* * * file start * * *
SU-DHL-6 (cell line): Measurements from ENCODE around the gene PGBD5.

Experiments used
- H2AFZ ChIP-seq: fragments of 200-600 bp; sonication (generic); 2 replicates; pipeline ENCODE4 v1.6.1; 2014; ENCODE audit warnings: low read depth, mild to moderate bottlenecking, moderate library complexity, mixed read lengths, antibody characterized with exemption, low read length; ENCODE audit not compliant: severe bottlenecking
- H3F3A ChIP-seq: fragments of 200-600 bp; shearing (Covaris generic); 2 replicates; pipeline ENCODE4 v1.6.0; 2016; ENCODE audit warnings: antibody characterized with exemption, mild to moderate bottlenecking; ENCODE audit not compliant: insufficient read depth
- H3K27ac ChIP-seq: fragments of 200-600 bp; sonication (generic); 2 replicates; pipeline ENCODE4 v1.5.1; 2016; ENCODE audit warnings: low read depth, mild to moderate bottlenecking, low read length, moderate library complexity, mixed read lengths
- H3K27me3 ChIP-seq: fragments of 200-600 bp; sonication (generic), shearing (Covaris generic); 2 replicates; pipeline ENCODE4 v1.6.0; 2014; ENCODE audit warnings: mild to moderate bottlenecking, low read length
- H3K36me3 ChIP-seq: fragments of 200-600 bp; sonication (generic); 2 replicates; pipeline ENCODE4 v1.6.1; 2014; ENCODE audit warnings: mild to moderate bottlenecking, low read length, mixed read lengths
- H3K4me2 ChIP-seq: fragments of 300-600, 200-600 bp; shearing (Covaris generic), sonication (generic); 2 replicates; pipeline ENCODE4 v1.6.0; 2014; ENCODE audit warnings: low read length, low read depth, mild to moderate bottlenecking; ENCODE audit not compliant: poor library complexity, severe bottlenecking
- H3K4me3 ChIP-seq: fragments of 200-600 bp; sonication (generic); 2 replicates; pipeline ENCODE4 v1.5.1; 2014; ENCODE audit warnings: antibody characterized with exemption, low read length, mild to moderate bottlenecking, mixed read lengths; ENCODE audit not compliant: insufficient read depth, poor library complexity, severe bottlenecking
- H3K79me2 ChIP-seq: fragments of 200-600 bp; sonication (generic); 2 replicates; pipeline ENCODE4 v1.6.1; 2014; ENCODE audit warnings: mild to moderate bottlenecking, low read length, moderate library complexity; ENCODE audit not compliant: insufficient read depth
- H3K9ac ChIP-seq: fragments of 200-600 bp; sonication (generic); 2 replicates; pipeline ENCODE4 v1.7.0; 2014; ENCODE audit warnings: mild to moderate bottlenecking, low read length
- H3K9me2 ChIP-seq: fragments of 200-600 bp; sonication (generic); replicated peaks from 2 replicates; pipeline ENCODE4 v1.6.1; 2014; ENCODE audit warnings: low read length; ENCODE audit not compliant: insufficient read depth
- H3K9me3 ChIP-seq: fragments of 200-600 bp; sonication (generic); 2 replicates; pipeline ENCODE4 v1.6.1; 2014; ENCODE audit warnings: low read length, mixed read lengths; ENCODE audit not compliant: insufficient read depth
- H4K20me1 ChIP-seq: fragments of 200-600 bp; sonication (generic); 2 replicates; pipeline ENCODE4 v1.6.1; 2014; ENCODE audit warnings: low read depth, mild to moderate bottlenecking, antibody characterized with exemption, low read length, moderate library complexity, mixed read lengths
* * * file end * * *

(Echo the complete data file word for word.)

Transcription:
SU-DHL-6 (cell line): Measurements from ENCODE around the gene PGBD5.

Experiments used
- H2AFZ ChIP-seq: fragments of 200-600 bp; sonication (generic); 2 replicates; pipeline ENCODE4 v1.6.1; 2014; ENCODE audit warnings: low read depth, mild to moderate bottlenecking, moderate library complexity, mixed read lengths, antibody characterized with exemption, low read length; ENCODE audit not compliant: severe bottlenecking
- H3F3A ChIP-seq: fragments of 200-600 bp; shearing (Covaris generic); 2 replicates; pipeline ENCODE4 v1.6.0; 2016; ENCODE audit warnings: antibody characterized with exemption, mild to moderate bottlenecking; ENCODE audit not compliant: insufficient read depth
- H3K27ac ChIP-seq: fragments of 200-600 bp; sonication (generic); 2 replicates; pipeline ENCODE4 v1.5.1; 2016; ENCODE audit warnings: low read depth, mild to moderate bottlenecking, low read length, moderate library complexity, mixed read lengths
- H3K27me3 ChIP-seq: fragments of 200-600 bp; sonication (generic), shearing (Covaris generic); 2 replicates; pipeline ENCODE4 v1.6.0; 2014; ENCODE audit warnings: mild to moderate bottlenecking, low read length
- H3K36me3 ChIP-seq: fragments of 200-600 bp; sonication (generic); 2 replicates; pipeline ENCODE4 v1.6.1; 2014; ENCODE audit warnings: mild to moderate bottlenecking, low read length, mixed read lengths
- H3K4me2 ChIP-seq: fragments of 300-600, 200-600 bp; shearing (Covaris generic), sonication (generic); 2 replicates; pipeline ENCODE4 v1.6.0; 2014; ENCODE audit warnings: low read length, low read depth, mild to moderate bottlenecking; ENCODE audit not compliant: poor library complexity, severe bottlenecking
- H3K4me3 ChIP-seq: fragments of 200-600 bp; sonication (generic); 2 replicates; pipeline ENCODE4 v1.5.1; 2014; ENCODE audit warnings: antibody characterized with exemption, low read length, mild to moderate bottlenecking, mixed read lengths; ENCODE audit not compliant: insufficient read depth, poor library complexity, severe bottlenecking
- H3K79me2 ChIP-seq: fragments of 200-600 bp; sonication (generic); 2 replicates; pipeline ENCODE4 v1.6.1; 2014; ENCODE audit warnings: mild to moderate bottlenecking, low read length, moderate library complexity; ENCODE audit not compliant: insufficient read depth
- H3K9ac ChIP-seq: fragments of 200-600 bp; sonication (generic); 2 replicates; pipeline ENCODE4 v1.7.0; 2014; ENCODE audit warnings: mild to moderate bottlenecking, low read length
- H3K9me2 ChIP-seq: fragments of 200-600 bp; sonication (generic); replicated peaks from 2 replicates; pipeline ENCODE4 v1.6.1; 2014; ENCODE audit warnings: low read length; ENCODE audit not compliant: insufficient read depth
- H3K9me3 ChIP-seq: fragments of 200-600 bp; sonication (generic); 2 replicates; pipeline ENCODE4 v1.6.1; 2014; ENCODE audit warnings: low read length, mixed read lengths; ENCODE audit not compliant: insufficient read depth
- H4K20me1 ChIP-seq: fragments of 200-600 bp; sonication (generic); 2 replicates; pipeline ENCODE4 v1.6.1; 2014; ENCODE audit warnings: low read depth, mild to moderate bottlenecking, antibody characterized with exemption, low read length, moderate library complexity, mixed read lengths